The Gophers football coaches are serious when they talk about how much they like their top two quarterbacks — so serious that Philip Nelson and Mitch Leidner can both expect to see playing time this year.
It won’t be a series-by-series rotation, but if Nelson keeps the starting job, the Gophers are preparing to sprinkle in Leidner for a handful of snaps each game.
“Everybody gets tired,” Nelson said Friday, after the team’s first practice. “If you’re making some big runs, and you can hardly breathe with the mouth guard in the mouth, it would be great to have somebody come relieve you a little bit.”
Gophers coach Jerry Kill has compared the strategy to the one his staff used in 2010 at Northern Illinois with starting quarterback Chandler Harnish and backup Jordan Lynch. Even though Harnish handled most snaps, Lynch played eight games as a freshman.
Lynch attempted only six passes that season, but he rushed 31 times for 362 yards.
Gophers offensive coordinator Matt Limegrover, who held the same job at Northern Illinois, said the Huskies used Lynch in the way other teams might use a Wildcat package, with snaps going directly to a running back.
“We just happened to have a kid [Lynch] who was the second- or third-best runner on our team behind our tailback and quarterback,” Limegrover said. “So it was easy to put him in there. You didn’t have to change things, and he could throw the football. We feel like we could do that here as well.”
Limegrover said this not only helps keep the starting quarterback healthy, by saving a few hits, but it also gives the backup some experience. It worked well for Lynch, who took over for Harnish last fall and finished seventh in the Heisman Trophy balloting.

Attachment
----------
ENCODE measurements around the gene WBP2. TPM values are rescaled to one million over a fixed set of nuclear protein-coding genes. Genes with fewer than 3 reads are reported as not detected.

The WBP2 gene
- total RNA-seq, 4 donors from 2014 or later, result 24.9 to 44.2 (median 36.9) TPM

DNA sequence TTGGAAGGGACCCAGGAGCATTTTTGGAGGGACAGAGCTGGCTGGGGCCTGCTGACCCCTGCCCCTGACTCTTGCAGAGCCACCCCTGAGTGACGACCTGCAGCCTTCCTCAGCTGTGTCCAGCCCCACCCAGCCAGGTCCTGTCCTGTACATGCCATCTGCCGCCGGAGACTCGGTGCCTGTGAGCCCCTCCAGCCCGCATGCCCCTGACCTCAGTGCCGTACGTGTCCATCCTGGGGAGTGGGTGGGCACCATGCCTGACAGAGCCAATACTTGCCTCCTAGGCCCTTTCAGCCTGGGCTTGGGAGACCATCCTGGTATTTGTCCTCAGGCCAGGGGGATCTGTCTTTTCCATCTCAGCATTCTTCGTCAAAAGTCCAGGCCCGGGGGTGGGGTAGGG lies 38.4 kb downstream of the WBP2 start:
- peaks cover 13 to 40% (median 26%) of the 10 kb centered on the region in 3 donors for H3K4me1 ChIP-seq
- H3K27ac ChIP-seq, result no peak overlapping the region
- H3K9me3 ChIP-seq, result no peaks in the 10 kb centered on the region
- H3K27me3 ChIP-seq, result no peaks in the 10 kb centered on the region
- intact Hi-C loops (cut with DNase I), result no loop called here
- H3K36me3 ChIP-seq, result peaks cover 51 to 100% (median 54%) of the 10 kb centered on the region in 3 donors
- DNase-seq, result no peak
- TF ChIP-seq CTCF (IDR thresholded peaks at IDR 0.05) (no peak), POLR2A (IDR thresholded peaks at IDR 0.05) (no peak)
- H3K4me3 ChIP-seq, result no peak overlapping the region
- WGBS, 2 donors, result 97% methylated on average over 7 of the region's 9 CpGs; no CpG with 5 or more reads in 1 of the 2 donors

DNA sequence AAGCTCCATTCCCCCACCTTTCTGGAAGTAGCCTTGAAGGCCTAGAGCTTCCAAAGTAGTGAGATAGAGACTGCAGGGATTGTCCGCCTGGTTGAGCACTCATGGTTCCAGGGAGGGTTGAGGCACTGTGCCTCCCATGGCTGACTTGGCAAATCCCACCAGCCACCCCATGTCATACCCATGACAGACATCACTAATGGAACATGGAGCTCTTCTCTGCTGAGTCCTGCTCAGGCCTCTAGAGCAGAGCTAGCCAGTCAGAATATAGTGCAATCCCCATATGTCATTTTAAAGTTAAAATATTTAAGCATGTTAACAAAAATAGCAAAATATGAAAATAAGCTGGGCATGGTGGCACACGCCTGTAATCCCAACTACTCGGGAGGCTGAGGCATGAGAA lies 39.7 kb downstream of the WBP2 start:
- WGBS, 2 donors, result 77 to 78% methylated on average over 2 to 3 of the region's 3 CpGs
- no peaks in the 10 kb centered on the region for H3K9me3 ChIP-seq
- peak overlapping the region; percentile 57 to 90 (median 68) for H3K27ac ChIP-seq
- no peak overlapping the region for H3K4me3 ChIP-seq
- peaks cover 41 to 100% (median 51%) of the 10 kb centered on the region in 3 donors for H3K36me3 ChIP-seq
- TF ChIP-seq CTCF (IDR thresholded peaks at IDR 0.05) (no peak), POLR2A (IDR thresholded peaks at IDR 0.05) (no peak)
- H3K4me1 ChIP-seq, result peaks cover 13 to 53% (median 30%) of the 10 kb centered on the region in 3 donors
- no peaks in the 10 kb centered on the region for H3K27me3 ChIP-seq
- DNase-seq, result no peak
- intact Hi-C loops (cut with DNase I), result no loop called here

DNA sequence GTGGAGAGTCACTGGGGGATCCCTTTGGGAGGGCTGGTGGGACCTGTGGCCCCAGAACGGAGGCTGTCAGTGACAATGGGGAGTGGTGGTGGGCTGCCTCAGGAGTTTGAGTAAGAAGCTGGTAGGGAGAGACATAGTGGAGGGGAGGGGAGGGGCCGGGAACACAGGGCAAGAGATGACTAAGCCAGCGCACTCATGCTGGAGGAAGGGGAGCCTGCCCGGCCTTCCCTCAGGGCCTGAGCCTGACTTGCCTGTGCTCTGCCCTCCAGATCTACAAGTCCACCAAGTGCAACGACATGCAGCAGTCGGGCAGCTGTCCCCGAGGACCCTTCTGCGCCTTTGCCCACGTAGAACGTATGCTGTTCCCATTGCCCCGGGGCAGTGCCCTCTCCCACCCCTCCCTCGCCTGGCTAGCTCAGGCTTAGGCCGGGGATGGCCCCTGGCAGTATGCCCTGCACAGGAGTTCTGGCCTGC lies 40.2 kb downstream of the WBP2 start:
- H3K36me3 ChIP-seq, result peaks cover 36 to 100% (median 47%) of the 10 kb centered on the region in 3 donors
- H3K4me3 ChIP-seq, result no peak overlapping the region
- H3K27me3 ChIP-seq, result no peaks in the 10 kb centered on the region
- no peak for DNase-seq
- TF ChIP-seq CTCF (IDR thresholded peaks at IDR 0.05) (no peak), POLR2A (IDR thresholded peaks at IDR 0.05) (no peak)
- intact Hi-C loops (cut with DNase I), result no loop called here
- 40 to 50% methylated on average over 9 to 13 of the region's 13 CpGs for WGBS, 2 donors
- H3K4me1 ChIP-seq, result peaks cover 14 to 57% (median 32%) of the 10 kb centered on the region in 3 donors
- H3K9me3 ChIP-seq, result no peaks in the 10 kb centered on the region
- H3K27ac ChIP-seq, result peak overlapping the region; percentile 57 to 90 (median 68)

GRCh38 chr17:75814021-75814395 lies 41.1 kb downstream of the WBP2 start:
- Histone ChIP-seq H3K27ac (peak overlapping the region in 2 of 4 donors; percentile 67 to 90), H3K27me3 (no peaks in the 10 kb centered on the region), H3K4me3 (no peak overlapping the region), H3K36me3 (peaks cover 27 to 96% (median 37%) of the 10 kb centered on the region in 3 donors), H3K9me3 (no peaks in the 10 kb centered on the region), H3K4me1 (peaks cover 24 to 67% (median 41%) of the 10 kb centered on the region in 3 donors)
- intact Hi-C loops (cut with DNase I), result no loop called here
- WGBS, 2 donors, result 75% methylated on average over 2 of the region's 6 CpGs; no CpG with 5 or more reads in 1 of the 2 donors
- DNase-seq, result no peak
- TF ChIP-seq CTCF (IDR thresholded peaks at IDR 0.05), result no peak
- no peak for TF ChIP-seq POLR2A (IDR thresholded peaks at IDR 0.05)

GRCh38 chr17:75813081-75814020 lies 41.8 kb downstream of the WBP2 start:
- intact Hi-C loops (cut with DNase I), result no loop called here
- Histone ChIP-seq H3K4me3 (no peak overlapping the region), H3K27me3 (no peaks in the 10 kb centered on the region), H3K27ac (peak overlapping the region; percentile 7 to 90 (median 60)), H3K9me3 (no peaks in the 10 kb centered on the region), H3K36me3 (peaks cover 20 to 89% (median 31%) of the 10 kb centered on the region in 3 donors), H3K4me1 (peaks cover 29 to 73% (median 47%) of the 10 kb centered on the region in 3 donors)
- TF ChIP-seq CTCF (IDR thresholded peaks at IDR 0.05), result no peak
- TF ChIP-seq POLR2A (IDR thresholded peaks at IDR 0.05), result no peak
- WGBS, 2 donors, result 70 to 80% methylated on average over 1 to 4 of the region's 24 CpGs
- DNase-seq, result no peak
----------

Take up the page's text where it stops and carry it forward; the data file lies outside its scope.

The Gophers expect Leidner to keep pushing Nelson for the starting job, but he has the benefit of experience after playing seven games as a freshman last year while Leidner redshirted.
“I’m willing to help the team however I can, so if they’re willing to play a second quarterback, that would be great,” Leidner said.
And he’s not conceding the starting job just yet, adding, “Everybody wants that No. 1 spot.”
On Day 1, Nelson and Leidner both showed signs of rust, even though they’d been throwing in 7-on-7 drills all summer. In one sequence, Nelson threw an interception to linebacker Jephte Matilus, a few minutes before cornerback Derrick Wells turned a Leidner pass into a pick-six.
Kill didn’t seem too upset, but he wasn’t giving any first-day passes, either.
“You evaluate that position every day,” he said. “I mean, that’s part of life. They’re like me. We get evaluated every day, and you have to have tough skin.”
Nelson might be the presumed starter, but he isn’t taking it for granted.
“Nobody’s position is guaranteed,” he said. “That’s the way Coach Kill runs his program, and that’s why we are getting better and better because nobody’s position is safe. Everybody has to work for their spot, and Coach Kill’s going to play the best player, period.”
• Kill said two newcomers who caught his eye were freshman wide receiver Eric Carter and linebacker De’Vondre Campbell, a junior-college transfer. The coach said he liked how Carter moved around, and he said Campbell might have stood out simply because he’s so tall (6-5) for a linebacker.
• As expected, redshirt freshman offensive lineman Jonah Pirsig was limited to individual drills as he finishes recovering from knee surgery.
• Senior offensive tackle Ed Olson was back at full speed after missing spring practice because of an ankle injury. Olson worked with the second team offensive line, but he’s expected to rejoin the starting unit as camp progresses.
• Kill on 6-9, 258-pound freshman tight end Drew Wozniak: “He’s a big old kid, isn’t he? I told him, ‘When you catch that ball, get those pads down; there’s a lot to hit there.’ And he’s athletic. That’s the great thing.”
• Among the players who didn’t make the 105-man camp roster were tight end Moses Alipate, quarterback Dexter Foreman and injured center Brian Bobek. They can be added once fall semester starts.